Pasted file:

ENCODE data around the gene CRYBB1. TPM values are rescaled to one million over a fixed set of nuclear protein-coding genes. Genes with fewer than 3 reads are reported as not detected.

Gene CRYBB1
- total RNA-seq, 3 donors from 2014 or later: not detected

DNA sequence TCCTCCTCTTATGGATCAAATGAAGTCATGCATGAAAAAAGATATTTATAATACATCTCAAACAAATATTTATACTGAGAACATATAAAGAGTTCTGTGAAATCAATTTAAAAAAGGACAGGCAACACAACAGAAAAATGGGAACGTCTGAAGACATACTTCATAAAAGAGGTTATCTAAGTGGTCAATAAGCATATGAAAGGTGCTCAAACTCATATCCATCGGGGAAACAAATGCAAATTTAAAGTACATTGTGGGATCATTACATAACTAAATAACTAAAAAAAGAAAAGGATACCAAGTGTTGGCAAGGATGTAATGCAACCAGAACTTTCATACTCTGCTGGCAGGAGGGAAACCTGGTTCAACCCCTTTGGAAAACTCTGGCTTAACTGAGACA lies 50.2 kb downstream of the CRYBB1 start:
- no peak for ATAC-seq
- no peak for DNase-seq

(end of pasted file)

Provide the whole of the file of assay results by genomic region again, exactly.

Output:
ENCODE data around the gene CRYBB1. TPM values are rescaled to one million over a fixed set of nuclear protein-coding genes. Genes with fewer than 3 reads are reported as not detected.

Gene CRYBB1
- total RNA-seq, 3 donors from 2014 or later: not detected

DNA sequence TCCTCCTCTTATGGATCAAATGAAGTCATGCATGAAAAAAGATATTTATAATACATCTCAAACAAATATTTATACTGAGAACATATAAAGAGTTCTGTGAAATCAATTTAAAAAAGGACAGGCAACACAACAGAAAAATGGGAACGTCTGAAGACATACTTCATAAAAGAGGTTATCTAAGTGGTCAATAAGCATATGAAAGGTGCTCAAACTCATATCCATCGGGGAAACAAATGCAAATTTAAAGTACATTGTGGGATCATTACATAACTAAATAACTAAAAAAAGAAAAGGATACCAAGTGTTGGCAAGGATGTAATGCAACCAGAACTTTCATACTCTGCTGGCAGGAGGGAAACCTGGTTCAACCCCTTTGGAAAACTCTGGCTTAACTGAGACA lies 50.2 kb downstream of the CRYBB1 start:
- no peak for ATAC-seq
- no peak for DNase-seq